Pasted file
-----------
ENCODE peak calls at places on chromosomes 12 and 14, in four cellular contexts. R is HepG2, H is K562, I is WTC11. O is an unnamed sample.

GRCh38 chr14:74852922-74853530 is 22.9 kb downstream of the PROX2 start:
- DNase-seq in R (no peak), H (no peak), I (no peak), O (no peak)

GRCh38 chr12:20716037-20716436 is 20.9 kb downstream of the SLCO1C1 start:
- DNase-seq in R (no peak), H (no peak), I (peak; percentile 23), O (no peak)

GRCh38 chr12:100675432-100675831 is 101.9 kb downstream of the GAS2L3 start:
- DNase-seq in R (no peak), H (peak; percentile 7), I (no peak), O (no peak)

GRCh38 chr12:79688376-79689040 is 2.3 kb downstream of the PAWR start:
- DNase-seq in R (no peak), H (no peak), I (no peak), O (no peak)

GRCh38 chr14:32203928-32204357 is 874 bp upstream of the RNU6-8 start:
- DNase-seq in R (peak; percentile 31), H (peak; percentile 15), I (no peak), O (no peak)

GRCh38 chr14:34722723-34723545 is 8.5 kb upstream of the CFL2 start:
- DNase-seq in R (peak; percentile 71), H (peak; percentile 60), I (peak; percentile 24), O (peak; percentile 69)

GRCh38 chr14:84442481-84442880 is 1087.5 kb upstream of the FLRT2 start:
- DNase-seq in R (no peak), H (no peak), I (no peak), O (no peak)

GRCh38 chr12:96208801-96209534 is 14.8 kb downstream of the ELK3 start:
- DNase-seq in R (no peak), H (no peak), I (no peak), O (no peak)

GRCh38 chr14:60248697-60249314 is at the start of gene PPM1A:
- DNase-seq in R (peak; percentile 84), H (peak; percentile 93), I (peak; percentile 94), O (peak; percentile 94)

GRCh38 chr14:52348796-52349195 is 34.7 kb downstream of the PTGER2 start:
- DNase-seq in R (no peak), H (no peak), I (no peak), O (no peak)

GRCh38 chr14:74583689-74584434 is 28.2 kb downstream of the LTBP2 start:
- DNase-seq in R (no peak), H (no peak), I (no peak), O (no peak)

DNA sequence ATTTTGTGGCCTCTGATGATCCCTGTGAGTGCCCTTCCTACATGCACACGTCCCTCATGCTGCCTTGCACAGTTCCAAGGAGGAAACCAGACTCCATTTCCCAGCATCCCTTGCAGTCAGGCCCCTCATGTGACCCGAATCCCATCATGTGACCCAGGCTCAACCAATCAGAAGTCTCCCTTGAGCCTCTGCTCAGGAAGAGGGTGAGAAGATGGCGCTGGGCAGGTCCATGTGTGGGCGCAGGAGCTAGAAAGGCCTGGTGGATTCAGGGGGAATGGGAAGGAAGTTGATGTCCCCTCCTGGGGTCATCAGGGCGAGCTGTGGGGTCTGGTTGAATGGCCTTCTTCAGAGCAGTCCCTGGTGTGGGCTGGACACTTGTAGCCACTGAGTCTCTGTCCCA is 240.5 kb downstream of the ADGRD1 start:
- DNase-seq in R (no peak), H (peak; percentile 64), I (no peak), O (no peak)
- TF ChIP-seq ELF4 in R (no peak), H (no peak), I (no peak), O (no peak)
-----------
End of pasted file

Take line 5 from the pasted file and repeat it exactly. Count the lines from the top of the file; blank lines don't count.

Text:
- DNase-seq in R (no peak), H (no peak), I (peak; percentile 23), O (no peak)